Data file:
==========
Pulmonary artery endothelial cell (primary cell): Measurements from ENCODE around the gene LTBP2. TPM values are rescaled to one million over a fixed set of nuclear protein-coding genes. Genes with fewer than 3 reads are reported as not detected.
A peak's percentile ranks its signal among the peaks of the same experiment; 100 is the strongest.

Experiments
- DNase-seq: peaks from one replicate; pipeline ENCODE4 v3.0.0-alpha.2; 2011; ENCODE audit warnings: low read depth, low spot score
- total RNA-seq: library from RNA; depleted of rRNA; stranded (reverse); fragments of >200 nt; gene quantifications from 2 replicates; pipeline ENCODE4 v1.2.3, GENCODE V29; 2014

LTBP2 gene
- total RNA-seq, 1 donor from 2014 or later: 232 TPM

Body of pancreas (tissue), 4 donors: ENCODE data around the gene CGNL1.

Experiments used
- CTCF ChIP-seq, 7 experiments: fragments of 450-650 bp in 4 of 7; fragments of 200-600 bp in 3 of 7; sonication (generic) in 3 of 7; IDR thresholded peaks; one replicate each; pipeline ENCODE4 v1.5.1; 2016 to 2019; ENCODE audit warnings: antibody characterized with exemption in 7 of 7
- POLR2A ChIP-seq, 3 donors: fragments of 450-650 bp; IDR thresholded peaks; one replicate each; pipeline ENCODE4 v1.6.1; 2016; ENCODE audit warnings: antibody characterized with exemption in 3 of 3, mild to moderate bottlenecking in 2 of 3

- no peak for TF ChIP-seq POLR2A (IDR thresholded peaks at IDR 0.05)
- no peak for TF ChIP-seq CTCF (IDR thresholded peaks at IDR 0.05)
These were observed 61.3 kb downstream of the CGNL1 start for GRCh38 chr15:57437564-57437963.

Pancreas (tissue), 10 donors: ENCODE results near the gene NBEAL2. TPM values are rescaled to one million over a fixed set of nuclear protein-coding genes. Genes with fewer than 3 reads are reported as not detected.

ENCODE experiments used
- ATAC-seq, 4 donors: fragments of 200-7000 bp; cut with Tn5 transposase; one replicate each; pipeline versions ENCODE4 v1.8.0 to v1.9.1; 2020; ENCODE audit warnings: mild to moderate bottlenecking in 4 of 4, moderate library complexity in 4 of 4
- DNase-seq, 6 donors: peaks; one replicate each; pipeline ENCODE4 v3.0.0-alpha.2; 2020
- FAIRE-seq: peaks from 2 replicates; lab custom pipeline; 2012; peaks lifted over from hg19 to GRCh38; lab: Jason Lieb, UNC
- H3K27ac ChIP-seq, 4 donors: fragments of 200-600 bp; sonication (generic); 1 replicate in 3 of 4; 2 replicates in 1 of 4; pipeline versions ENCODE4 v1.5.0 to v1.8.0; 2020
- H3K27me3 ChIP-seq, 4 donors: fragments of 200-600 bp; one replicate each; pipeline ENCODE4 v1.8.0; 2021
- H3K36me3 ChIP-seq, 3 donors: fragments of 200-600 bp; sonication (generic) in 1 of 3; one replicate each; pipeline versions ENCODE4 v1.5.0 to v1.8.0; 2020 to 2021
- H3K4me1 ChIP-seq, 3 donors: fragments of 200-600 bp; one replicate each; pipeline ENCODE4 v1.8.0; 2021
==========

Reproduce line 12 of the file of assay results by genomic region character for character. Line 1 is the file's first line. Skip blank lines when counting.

- no peak for TF ChIP-seq POLR2A (IDR thresholded peaks at IDR 0.05)